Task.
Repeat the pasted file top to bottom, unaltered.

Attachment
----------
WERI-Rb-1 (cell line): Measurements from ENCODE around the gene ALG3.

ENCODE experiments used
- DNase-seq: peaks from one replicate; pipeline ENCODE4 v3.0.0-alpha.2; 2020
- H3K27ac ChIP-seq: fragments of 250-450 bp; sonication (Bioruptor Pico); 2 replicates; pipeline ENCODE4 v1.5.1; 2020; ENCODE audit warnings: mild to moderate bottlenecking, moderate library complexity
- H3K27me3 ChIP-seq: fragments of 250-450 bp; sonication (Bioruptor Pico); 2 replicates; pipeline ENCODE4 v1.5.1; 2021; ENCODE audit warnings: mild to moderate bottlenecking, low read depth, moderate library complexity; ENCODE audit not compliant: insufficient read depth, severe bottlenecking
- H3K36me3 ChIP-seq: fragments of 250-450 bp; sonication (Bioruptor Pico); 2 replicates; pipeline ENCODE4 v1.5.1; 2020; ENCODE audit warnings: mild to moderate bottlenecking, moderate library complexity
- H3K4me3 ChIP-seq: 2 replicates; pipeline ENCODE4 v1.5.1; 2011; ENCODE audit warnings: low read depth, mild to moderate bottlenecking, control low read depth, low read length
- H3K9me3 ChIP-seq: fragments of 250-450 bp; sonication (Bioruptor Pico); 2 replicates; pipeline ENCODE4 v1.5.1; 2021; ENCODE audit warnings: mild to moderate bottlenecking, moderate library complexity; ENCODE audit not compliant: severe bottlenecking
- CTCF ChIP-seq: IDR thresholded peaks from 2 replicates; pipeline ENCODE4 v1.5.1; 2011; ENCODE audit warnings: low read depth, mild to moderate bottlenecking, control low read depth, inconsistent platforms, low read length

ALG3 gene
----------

WERI-Rb-1 (cell line): Measurements from ENCODE around the gene ALG3.

ENCODE experiments used
- DNase-seq: peaks from one replicate; pipeline ENCODE4 v3.0.0-alpha.2; 2020
- H3K27ac ChIP-seq: fragments of 250-450 bp; sonication (Bioruptor Pico); 2 replicates; pipeline ENCODE4 v1.5.1; 2020; ENCODE audit warnings: mild to moderate bottlenecking, moderate library complexity
- H3K27me3 ChIP-seq: fragments of 250-450 bp; sonication (Bioruptor Pico); 2 replicates; pipeline ENCODE4 v1.5.1; 2021; ENCODE audit warnings: mild to moderate bottlenecking, low read depth, moderate library complexity; ENCODE audit not compliant: insufficient read depth, severe bottlenecking
- H3K36me3 ChIP-seq: fragments of 250-450 bp; sonication (Bioruptor Pico); 2 replicates; pipeline ENCODE4 v1.5.1; 2020; ENCODE audit warnings: mild to moderate bottlenecking, moderate library complexity
- H3K4me3 ChIP-seq: 2 replicates; pipeline ENCODE4 v1.5.1; 2011; ENCODE audit warnings: low read depth, mild to moderate bottlenecking, control low read depth, low read length
- H3K9me3 ChIP-seq: fragments of 250-450 bp; sonication (Bioruptor Pico); 2 replicates; pipeline ENCODE4 v1.5.1; 2021; ENCODE audit warnings: mild to moderate bottlenecking, moderate library complexity; ENCODE audit not compliant: severe bottlenecking
- CTCF ChIP-seq: IDR thresholded peaks from 2 replicates; pipeline ENCODE4 v1.5.1; 2011; ENCODE audit warnings: low read depth, mild to moderate bottlenecking, control low read depth, inconsistent platforms, low read length

ALG3 gene